Well done, DHS.

Paul Mannen


No excuse for not supporting levy idea

I view citizen refusal to fund countywide law enforcement to be a self-centered logically flawed excuse perpetrated by those who seek local government flexibility or personal political power at the expense of other county residents. Polk County residents can no longer wait for someone else to pay for our law enforcement services.

Yes, there are those of you who view a public safety property tax levy as a pig in a poke. The excuses I have heard include:

• Let someone else pay for county services — community responsibilities are not mine.

• At the final hour someone else, federal grants or increased timber harvest severance taxes, will once again fund Polk County public safety services as they have in the past — wishful magical thinking.

• There really are adequate funds tucked away to support Polk County public safety needs — distrust and flawed information.

• I have been the victim of an unjust application of the law by county law enforcement personnel, so I refuse to support any public safety tax measure — injustice collecting.

• Increases in property taxes are never a good thing — anti-government thinking.

• I am land rich but cash poor — cannot afford $90 more a year on a $200,000 home to fund the sheriff, the district attorney, parole/probation, the county jail, etc.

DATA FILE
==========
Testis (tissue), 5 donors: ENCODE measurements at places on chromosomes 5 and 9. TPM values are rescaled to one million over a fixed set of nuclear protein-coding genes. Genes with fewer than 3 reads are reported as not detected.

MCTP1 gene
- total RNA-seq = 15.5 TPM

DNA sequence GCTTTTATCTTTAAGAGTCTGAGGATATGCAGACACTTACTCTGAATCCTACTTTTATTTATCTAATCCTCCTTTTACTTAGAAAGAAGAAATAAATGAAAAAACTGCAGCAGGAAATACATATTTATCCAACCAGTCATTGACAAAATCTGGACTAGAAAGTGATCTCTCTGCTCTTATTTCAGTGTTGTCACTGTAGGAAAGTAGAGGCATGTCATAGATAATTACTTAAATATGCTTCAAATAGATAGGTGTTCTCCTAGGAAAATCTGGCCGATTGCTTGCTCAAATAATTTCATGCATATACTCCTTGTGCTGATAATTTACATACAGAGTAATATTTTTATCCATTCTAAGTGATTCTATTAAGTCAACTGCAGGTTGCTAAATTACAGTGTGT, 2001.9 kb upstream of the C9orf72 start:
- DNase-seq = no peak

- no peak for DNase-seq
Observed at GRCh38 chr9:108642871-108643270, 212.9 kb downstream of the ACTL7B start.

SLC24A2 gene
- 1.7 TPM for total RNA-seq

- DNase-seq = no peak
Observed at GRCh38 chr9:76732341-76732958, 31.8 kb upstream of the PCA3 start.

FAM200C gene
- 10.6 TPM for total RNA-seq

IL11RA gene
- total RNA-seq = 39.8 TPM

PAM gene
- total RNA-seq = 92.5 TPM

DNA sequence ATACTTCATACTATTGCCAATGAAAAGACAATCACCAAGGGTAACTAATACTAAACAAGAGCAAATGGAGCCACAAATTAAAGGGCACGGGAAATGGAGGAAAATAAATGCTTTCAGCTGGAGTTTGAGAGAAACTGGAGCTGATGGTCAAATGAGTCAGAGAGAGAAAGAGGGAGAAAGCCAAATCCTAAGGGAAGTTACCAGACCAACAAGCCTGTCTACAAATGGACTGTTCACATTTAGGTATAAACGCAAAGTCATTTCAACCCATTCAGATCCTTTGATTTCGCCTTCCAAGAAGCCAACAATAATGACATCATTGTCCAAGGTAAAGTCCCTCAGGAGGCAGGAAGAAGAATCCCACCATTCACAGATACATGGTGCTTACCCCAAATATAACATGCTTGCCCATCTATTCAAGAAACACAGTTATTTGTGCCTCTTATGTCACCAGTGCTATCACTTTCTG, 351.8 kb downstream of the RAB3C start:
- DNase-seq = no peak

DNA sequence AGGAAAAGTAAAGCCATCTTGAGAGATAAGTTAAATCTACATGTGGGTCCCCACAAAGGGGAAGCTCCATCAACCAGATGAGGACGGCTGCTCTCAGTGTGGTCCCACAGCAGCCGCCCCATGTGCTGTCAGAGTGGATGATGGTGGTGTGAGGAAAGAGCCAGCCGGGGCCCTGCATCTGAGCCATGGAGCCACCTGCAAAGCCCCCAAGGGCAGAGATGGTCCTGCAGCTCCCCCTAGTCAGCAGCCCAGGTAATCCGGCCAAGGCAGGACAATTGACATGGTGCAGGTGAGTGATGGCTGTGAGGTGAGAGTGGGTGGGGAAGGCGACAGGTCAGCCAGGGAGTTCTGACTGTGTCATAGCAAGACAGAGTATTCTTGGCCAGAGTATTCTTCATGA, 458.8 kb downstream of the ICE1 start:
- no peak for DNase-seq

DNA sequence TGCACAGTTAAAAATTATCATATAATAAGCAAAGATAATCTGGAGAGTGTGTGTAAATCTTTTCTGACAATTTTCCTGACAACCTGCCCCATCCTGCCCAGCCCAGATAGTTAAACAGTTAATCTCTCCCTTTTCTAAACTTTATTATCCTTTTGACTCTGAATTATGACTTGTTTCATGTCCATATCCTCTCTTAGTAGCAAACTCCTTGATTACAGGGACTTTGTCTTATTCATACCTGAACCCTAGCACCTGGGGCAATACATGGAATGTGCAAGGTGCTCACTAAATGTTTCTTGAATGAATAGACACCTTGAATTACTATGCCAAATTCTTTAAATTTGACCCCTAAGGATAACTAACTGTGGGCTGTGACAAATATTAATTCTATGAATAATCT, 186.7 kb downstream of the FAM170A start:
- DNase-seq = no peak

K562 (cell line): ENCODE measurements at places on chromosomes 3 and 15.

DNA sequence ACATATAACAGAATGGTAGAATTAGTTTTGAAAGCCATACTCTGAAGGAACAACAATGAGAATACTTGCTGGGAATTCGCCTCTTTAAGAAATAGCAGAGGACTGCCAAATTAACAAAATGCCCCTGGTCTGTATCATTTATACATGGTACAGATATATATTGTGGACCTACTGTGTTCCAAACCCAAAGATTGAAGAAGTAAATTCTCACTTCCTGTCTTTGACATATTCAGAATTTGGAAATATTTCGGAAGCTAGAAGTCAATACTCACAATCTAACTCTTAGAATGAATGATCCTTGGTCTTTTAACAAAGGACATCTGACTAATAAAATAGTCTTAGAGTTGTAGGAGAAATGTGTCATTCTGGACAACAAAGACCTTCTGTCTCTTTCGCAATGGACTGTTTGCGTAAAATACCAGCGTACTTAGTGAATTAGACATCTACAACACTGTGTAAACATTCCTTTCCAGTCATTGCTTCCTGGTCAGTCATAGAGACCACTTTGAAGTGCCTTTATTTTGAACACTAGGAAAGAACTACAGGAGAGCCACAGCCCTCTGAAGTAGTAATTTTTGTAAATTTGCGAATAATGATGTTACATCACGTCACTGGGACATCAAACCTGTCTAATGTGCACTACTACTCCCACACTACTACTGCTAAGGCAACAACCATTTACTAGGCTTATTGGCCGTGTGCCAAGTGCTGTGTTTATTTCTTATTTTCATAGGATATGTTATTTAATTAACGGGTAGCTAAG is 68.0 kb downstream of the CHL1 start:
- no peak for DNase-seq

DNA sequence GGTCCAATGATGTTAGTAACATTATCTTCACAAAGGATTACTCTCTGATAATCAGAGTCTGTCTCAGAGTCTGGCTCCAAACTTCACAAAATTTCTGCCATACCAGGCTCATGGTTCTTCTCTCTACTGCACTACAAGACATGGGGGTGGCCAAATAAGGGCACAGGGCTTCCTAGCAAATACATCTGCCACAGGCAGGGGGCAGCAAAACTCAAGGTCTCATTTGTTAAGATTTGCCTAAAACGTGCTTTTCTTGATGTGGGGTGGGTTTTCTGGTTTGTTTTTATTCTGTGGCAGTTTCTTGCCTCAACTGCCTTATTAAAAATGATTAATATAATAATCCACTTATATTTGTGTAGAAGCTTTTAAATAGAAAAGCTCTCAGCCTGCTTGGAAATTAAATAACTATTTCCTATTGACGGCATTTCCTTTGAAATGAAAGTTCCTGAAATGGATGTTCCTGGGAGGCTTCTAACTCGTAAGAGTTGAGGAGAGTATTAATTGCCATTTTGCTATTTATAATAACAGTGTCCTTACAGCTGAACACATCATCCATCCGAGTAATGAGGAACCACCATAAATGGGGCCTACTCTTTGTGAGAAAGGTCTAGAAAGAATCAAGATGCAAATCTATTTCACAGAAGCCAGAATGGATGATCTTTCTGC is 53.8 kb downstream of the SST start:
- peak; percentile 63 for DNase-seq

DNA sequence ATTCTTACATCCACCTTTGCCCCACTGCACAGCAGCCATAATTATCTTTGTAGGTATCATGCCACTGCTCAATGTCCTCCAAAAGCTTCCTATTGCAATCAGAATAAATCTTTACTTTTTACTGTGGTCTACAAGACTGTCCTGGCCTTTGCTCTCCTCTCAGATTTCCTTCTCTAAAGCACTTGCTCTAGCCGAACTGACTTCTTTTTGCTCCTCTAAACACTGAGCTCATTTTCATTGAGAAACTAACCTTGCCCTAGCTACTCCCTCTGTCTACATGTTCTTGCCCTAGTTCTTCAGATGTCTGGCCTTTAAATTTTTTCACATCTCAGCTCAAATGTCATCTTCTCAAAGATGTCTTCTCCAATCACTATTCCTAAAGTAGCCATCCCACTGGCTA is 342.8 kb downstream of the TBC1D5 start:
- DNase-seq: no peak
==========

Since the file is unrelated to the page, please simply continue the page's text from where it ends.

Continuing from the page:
Sadly, such reasoning does not bring back the levels of law enforcement and public safety the citizens of Polk County deserve. Join me and support law enforcement and public safety in Polk County by asking our county commissioners to once again submit a public safety levy to Polk County voters.

E.M. Easterly

West Salem

Warm clothing drive a success

We would like to thank all the people who made our “Warm & Fuzzy” clothing drive for 2014 so successful.

Every year we are amazed at the generosity and the amount of warm clothing that is donated for those in need in Polk County. We received coats, sweaters, hats, gloves, scarves, socks and cash to buy needed things to make someone’s winter warmer.

Thank you Starlite Lanes staff for once again allowing your business to serve as a drop site for our mission.

Deb Darr

Falls City

Plant employees should respect neighborhood

This is an open letter to Forest River and its employees …

We live near your facility in Dallas and on a daily basis have to deal with your employees taking all the parking spaces in front of our home. We are allowed one vehicle behind our home and rely on having space on the street for the other vehicle. They block garbage cans from being picked up, and the trash from their snacks and lunches is littered around the vehicles.

I have repeatedly called Forest River, asking if they could please address this situation. The employees don’t seem to get it. It would be nice if they could provide an additional parking lot for them to use instead. Then, they could litter on Forest River’s property instead of the public streets in front of our home.

We are not impressed with the vehicles they drive or how loud they can squeal their tires when they leave for lunch or at the end of their shift. It is something we have been dealing with for more than 21/2 years and don’t see it ending. I know it’s not all of them, but it’s a big number of them. I have provided vehicle descriptions and plate numbers to no avail.

It seems like the city or Forest River could do something about the situation.

Valerie Grice